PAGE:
Purple Hearts Is A Sweet Escapist Story — But We Need To Talk About Its Representation Of America’s Presence In Iraq

Image courtesy of Netflix
There’s nothing I love more than a good rom-com to wind down with after a stressful work day. Seeing all my favourite literary tropes (enemies-to-lovers, fake relationship, slow burn – you get the gist) play out on the screen while I devour an ice cream is the antidote to a life that demands I am constantly ‘on’. 
This week, my movie of choice was Netflix’s current #1 flick, Purple Hearts, starring Sofia Carson as Cassie Salazar, an aspiring singer/diabetic in need of health insurance, and Nicholas Galitzine as Lance Corporal Luke Morrow, a marine with a shady past, who come together in a fake marriage in order to receive government benefits just days before he ships out to Iraq. 
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I say ‘this week’ because I’ve basically watched the movie on repeat about a half dozen times, swooning over the bits where the lines between fake romance and real love become obviously blurred. 
Of course, the whole cute-man-in-uniform being respectful of a woman’s boundaries (“Is this OK?” he asks before they sleep together for the first time) and encouraging of her career (“She’s my new favourite artist…Let her be a rockstar first…Kids later!”, he says to prying relatives) intensifies said swooning. 
If this were the sum of the movie, then I’d totally rate it, because, in a genre that often plays into misogynistic tropes, it’s mostly a safe bet. The fact that it’s currently #1 in 93 countries around the world suggests others feel the same.
But there’s a confronting element to this movie that is getting very little attention among the film’s many fans, and as an Arab-Australian author and academic who has spent a significant part of her career advocating for positively diverse representations in Australian literature and entertainment, I can’t just let it slide. 
I am talking about its depiction of America’s military presence in Iraq, and its portrayal of US Marines risking their lives to ‘defend’ their country – a disturbing assertion that goes unchecked, given that we now know the Iraqi invasion was sold to the public based on stereotypes and unsubstantiated lore.
Case in point: Luke asks Cassie “How do you think the women in Iraq feel?”, despite the fact that America’s presence in Iraq had nothing to do with women. Although the invasion destabilised the country and partly contributed to the rise of ISIS, Luke so falsely and valiantly believes his corps are there to save Americans from terrorists, and the movie glosses over the fact that any remaining troops in the country are currently there to advise, train and support Iraqi security forces as they attempt to rebuild their nation.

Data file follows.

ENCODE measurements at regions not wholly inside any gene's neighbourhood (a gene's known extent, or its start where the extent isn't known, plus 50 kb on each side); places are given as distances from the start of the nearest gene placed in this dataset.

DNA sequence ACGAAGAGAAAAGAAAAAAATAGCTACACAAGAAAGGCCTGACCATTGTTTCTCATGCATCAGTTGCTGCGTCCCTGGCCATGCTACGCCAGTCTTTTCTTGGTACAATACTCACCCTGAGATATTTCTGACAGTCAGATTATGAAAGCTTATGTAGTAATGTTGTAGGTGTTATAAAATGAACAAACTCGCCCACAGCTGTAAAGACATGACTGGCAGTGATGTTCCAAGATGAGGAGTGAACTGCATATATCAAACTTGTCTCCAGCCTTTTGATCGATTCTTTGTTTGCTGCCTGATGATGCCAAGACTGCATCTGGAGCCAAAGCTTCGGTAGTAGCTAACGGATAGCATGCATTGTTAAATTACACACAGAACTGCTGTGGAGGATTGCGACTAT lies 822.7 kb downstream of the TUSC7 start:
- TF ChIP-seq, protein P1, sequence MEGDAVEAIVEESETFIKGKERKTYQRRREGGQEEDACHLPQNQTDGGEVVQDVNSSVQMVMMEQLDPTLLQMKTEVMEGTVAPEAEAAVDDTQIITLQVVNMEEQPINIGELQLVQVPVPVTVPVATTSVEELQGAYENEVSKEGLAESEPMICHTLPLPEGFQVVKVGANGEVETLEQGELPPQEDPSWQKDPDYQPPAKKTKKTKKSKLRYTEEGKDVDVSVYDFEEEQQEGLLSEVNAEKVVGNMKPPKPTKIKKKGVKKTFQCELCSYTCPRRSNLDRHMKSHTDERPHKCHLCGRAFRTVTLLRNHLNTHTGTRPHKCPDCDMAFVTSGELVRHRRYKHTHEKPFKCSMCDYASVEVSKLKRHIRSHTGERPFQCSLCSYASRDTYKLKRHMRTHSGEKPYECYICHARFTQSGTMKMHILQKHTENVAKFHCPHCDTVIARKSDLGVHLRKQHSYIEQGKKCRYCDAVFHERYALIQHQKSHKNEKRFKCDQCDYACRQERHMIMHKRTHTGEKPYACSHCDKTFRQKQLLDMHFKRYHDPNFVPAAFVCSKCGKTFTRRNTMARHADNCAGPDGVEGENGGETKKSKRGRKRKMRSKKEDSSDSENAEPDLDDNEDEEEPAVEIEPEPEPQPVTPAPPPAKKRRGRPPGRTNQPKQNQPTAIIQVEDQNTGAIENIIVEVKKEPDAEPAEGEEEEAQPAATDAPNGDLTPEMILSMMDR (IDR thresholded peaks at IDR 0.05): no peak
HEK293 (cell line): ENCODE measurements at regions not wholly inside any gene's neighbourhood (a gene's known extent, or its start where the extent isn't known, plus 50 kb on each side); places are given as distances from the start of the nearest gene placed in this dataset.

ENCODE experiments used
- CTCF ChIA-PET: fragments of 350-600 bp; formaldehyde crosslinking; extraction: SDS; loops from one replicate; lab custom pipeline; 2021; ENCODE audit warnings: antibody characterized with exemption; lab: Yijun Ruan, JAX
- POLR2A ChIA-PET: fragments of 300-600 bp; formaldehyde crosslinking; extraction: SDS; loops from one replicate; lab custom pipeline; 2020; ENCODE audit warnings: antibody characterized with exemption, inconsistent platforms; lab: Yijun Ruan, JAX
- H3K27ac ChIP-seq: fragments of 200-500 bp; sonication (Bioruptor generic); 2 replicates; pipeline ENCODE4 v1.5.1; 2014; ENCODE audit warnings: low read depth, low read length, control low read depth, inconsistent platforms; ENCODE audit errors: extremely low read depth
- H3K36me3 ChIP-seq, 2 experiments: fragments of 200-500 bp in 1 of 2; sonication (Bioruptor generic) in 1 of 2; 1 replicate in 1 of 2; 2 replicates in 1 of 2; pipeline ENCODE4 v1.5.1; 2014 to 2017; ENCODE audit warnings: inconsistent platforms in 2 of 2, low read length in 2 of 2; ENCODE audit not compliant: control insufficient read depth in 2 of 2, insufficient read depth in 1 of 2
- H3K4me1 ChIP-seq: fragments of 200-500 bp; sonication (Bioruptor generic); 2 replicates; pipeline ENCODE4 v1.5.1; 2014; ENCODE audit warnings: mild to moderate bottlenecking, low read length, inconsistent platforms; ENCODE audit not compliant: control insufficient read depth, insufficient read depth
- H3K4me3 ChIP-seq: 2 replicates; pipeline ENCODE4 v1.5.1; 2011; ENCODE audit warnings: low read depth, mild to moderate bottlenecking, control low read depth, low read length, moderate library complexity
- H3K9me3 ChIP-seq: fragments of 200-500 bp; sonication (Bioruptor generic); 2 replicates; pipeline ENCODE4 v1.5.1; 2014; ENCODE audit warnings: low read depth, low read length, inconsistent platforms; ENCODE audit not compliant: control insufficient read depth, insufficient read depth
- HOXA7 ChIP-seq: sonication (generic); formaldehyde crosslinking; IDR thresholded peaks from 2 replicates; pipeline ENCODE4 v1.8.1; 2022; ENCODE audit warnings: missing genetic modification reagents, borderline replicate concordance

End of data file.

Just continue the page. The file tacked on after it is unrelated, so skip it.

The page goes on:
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Cassie’s rebuttals offer ample opportunity to discuss the white saviour narrative and the glorification of military life with some nuance, but this is where the movie disappoints. Cassie and Luke don’t necessarily hash out their disagreements — on everything from gun laws to feminism to the treatment of illegal immigrants — because the movie is simultaneously focused on Cassie’s soaring singing career, but this means that viewers don’t get the opportunity to see the falsehoods in the war narrative challenged.
This is especially concerning when a soldier toasts his team with “Here’s to… hunting down some goddamn Arabs!” and Luke’s solution is to tell a justifiably angry Cassie to “sit down” rather than challenge the racism — interestingly, it’s also the only time in the movie where he exhibits misogyny, and it’s not surprising that it happens to be among his fellow marines.
What message does that send exactly? That we should not be questioning men in uniform because it’s “bullshit bravado”, or the narratives we are sold by our governments in their pursuit of war? 
I came of age at a time when there was an intense moral panic around Arab-Australians, which only intensified with Australia’s involvement in the invasion of Iraq and Afghanistan. Many people of my generation are still scarred by the 2005 Sydney hate rally known as the Cronulla Riots, and dozens of us have spent years unpacking the effects of this time on our sense of identity and the way we experienced life in Australia. 
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The invasion of Iraq (and Afghanistan for that matter) had disastrous consequences that are still reverberating throughout the region, and failing to adequately represent the scenario is an insult to those whose lives were lost and irrevocably changed as a result. 
In letting this version of events go unchecked, the movie risks rewriting history, and those of us who lived through it have a duty to call it out. 
As an academic, I’m especially interested in the way that forms of entertainment — books and movies, for example — can demonise communities and perpetuate myths. Arabs around the world already endured this once, and should not have to sit through it again. 
As much as I found it a guilty pleasure, Purple Hearts should be watched through a more discerning lens, because it’s not just an escapist love story. It’s a reminder that war narratives should not be immune from criticism no matter how noble they might seem. It’s also a lesson that soldiers or not, we all have a role in saving the world, and letting characters get away with misogyny and racism on screen because there’s a budding relationship at stake doesn’t just undermine the reality of our past, but the potential for healing in our future.  
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